Facebook’s search-based ads, Sponsored Results, became available through the Ads API and Power Editor tool last week, allowing a range of advertisers to test the new offering. Here we’ll look at the four main strategies we’ve seen companies take:
- Steal traffic from competitors
- Show up when users search for related pages or apps
- Get impressions by bidding on the most popular apps and pages
- Protect brand position with defensive bids
For background, Sponsored Results allows businesses to buy ads in the social network’s typeahead search results. Advertisers target exact pages, profiles, places or apps they want to show up next to, rather than bidding on keywords or phrases. They can also layer on Facebook’s demographic, interest and category targeting.
Ads optimization company Ampush Social is reporting clickthrough rates between 0.5 and 1 percent on Sponsored Results for a casual gaming app. Facebook analytics company PageLever tells us it has seen CTR between 0.8 and 2 percent on highly targeted Sponsored Results for a B2B campaign.
See some sample ads and understand their strategies below.
Steal traffic from competitors
With Sponsored Results, companies can pay to get placement when users search for their competitors. This is significant because Facebook search results used to be based on the actual text input from users. A search for Nike would bring up results for Nike’s Facebook pages, Niketown stores, the Nike+ app, or people whose names included “nike.” The search would never return results from Adidas or Reebok. Now this is possible with Sponsored Results.
These advertisers will have to pay close attention to what users do after they click on Sponsored Results. Since users are often searching for particular entities on Facebook, the hits on these ads could be accidental. For example, when users search for the Zynga’s CityVille game and hit enter — as frequent players are likely to do out of habit — they might end up in EA’s SimCity Social. That’s because Sponsored Results often appear above organic results, and hitting the enter key takes users to whatever appears first in the typeahead search window.
Show up when users search for related pages or apps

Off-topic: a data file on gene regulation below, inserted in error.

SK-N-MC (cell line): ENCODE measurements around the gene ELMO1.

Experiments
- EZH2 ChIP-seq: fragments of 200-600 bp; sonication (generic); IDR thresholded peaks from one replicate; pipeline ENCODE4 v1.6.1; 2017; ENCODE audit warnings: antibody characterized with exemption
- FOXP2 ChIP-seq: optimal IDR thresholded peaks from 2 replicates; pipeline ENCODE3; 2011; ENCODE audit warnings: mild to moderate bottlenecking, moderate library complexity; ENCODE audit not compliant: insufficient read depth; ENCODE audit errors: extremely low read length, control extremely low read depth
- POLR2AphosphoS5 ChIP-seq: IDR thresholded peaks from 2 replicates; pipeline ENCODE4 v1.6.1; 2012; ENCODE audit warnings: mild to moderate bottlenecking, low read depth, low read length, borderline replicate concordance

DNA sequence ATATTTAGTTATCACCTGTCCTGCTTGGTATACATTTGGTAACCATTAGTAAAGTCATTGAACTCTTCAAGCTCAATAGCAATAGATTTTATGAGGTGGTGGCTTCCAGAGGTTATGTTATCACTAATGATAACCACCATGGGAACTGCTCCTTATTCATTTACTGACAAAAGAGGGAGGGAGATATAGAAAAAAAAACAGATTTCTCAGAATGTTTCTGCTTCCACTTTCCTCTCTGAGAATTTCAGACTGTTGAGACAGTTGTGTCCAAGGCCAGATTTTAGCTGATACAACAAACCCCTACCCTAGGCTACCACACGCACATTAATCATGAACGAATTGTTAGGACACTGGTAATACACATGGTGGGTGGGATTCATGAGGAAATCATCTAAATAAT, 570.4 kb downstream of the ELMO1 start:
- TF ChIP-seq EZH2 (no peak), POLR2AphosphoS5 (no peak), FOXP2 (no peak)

Some advertisers are trying to get their brand seen when users search for something somewhat related, but perhaps not a direct competitor. It’s unclear how effective this is since most users approach Facebook search differently than Google. Facebook search helps users find specific entities but is not good for looking up things within a general topic or category like “running shoes.” If users are searching for a particular page or app, seeing an ad for something slightly related might not have an impact at that point.
Get impressions by bidding on the most popular apps and pages
Knowing that people use Facebook search very differently than other search engines, some advertisers seem to be trying to maximize their reach by targeting the top pages and apps on the social network. Advertisers can select additional demographic and interest-based targeting, so these ads might be reaching the right audience, but perhaps not at the right time.
Protect brand position with defensive bids
Other businesses recognize that Sponsored Results give competitors a chance to intercept their traffic. We previously suggested that this might lead companies to pay for the ads just to ensure they aren’t being overshadowed by Sponsored Results, which often appear above organic results. Unfortunately, companies will have to pay for clicks on their Sponsored Results when they used to get search traffic for free, but this may be necessary, especially for social games since their business is directly tied to getting people to visit apps on Facebook.